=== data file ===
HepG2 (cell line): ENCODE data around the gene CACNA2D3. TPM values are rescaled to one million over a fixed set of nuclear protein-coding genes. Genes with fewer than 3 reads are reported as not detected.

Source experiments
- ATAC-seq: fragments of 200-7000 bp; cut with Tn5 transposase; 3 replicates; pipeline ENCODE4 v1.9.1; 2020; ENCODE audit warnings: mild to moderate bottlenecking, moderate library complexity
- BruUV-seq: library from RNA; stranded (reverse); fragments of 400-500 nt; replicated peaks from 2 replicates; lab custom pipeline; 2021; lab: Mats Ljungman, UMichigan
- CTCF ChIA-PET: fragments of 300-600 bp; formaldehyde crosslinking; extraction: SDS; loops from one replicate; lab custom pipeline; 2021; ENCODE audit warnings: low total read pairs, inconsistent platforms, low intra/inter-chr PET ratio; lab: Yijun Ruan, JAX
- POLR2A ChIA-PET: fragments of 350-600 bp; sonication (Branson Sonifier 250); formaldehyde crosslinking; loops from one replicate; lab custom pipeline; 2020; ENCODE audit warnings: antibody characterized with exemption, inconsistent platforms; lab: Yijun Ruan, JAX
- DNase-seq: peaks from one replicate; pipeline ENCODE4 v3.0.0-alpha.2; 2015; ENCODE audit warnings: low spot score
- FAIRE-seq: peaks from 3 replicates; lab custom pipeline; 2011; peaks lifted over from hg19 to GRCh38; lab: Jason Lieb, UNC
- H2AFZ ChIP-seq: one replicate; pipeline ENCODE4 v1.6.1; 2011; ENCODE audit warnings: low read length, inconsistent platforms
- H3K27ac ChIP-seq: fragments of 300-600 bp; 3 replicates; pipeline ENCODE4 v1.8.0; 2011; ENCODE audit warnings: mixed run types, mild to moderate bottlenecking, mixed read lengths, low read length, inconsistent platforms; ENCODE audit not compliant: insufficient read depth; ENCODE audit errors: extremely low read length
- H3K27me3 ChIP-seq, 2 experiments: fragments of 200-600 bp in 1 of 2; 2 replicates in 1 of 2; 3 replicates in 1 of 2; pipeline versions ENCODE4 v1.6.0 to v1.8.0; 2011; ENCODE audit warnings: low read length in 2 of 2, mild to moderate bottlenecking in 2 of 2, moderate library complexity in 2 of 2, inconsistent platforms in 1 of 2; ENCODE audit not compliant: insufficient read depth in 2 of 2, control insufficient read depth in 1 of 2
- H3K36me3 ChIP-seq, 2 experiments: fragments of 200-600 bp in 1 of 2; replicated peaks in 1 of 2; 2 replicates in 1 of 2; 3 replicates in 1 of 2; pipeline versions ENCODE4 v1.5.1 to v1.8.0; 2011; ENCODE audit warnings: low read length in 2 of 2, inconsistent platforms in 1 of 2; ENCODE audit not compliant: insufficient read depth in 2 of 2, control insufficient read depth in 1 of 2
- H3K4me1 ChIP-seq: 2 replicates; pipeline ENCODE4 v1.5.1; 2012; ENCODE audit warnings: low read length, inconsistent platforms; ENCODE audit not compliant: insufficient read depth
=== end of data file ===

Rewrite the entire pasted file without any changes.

HepG2 (cell line): ENCODE data around the gene CACNA2D3. TPM values are rescaled to one million over a fixed set of nuclear protein-coding genes. Genes with fewer than 3 reads are reported as not detected.

Source experiments
- ATAC-seq: fragments of 200-7000 bp; cut with Tn5 transposase; 3 replicates; pipeline ENCODE4 v1.9.1; 2020; ENCODE audit warnings: mild to moderate bottlenecking, moderate library complexity
- BruUV-seq: library from RNA; stranded (reverse); fragments of 400-500 nt; replicated peaks from 2 replicates; lab custom pipeline; 2021; lab: Mats Ljungman, UMichigan
- CTCF ChIA-PET: fragments of 300-600 bp; formaldehyde crosslinking; extraction: SDS; loops from one replicate; lab custom pipeline; 2021; ENCODE audit warnings: low total read pairs, inconsistent platforms, low intra/inter-chr PET ratio; lab: Yijun Ruan, JAX
- POLR2A ChIA-PET: fragments of 350-600 bp; sonication (Branson Sonifier 250); formaldehyde crosslinking; loops from one replicate; lab custom pipeline; 2020; ENCODE audit warnings: antibody characterized with exemption, inconsistent platforms; lab: Yijun Ruan, JAX
- DNase-seq: peaks from one replicate; pipeline ENCODE4 v3.0.0-alpha.2; 2015; ENCODE audit warnings: low spot score
- FAIRE-seq: peaks from 3 replicates; lab custom pipeline; 2011; peaks lifted over from hg19 to GRCh38; lab: Jason Lieb, UNC
- H2AFZ ChIP-seq: one replicate; pipeline ENCODE4 v1.6.1; 2011; ENCODE audit warnings: low read length, inconsistent platforms
- H3K27ac ChIP-seq: fragments of 300-600 bp; 3 replicates; pipeline ENCODE4 v1.8.0; 2011; ENCODE audit warnings: mixed run types, mild to moderate bottlenecking, mixed read lengths, low read length, inconsistent platforms; ENCODE audit not compliant: insufficient read depth; ENCODE audit errors: extremely low read length
- H3K27me3 ChIP-seq, 2 experiments: fragments of 200-600 bp in 1 of 2; 2 replicates in 1 of 2; 3 replicates in 1 of 2; pipeline versions ENCODE4 v1.6.0 to v1.8.0; 2011; ENCODE audit warnings: low read length in 2 of 2, mild to moderate bottlenecking in 2 of 2, moderate library complexity in 2 of 2, inconsistent platforms in 1 of 2; ENCODE audit not compliant: insufficient read depth in 2 of 2, control insufficient read depth in 1 of 2
- H3K36me3 ChIP-seq, 2 experiments: fragments of 200-600 bp in 1 of 2; replicated peaks in 1 of 2; 2 replicates in 1 of 2; 3 replicates in 1 of 2; pipeline versions ENCODE4 v1.5.1 to v1.8.0; 2011; ENCODE audit warnings: low read length in 2 of 2, inconsistent platforms in 1 of 2; ENCODE audit not compliant: insufficient read depth in 2 of 2, control insufficient read depth in 1 of 2
- H3K4me1 ChIP-seq: 2 replicates; pipeline ENCODE4 v1.5.1; 2012; ENCODE audit warnings: low read length, inconsistent platforms; ENCODE audit not compliant: insufficient read depth